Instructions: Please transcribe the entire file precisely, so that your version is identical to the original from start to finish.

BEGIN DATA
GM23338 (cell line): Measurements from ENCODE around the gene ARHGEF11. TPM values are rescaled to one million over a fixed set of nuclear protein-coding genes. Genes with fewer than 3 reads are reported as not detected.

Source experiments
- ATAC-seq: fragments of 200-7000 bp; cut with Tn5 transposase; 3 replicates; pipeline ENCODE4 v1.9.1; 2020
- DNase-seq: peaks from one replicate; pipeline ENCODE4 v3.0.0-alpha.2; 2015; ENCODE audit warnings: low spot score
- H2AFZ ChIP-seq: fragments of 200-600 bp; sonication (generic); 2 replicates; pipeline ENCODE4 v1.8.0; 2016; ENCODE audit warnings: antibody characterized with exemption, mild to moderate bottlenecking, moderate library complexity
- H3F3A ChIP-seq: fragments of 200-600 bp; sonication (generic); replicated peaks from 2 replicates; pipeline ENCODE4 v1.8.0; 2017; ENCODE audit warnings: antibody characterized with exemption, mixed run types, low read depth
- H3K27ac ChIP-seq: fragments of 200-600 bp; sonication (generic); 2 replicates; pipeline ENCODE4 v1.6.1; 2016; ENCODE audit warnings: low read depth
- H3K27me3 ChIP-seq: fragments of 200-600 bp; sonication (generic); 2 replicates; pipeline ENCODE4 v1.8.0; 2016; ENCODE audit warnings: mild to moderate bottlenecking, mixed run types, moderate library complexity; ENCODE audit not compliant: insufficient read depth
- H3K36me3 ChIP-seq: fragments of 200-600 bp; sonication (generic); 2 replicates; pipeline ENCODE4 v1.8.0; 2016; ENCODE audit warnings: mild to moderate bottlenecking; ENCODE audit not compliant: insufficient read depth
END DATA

GM23338 (cell line): Measurements from ENCODE around the gene ARHGEF11. TPM values are rescaled to one million over a fixed set of nuclear protein-coding genes. Genes with fewer than 3 reads are reported as not detected.

Source experiments
- ATAC-seq: fragments of 200-7000 bp; cut with Tn5 transposase; 3 replicates; pipeline ENCODE4 v1.9.1; 2020
- DNase-seq: peaks from one replicate; pipeline ENCODE4 v3.0.0-alpha.2; 2015; ENCODE audit warnings: low spot score
- H2AFZ ChIP-seq: fragments of 200-600 bp; sonication (generic); 2 replicates; pipeline ENCODE4 v1.8.0; 2016; ENCODE audit warnings: antibody characterized with exemption, mild to moderate bottlenecking, moderate library complexity
- H3F3A ChIP-seq: fragments of 200-600 bp; sonication (generic); replicated peaks from 2 replicates; pipeline ENCODE4 v1.8.0; 2017; ENCODE audit warnings: antibody characterized with exemption, mixed run types, low read depth
- H3K27ac ChIP-seq: fragments of 200-600 bp; sonication (generic); 2 replicates; pipeline ENCODE4 v1.6.1; 2016; ENCODE audit warnings: low read depth
- H3K27me3 ChIP-seq: fragments of 200-600 bp; sonication (generic); 2 replicates; pipeline ENCODE4 v1.8.0; 2016; ENCODE audit warnings: mild to moderate bottlenecking, mixed run types, moderate library complexity; ENCODE audit not compliant: insufficient read depth
- H3K36me3 ChIP-seq: fragments of 200-600 bp; sonication (generic); 2 replicates; pipeline ENCODE4 v1.8.0; 2016; ENCODE audit warnings: mild to moderate bottlenecking; ENCODE audit not compliant: insufficient read depth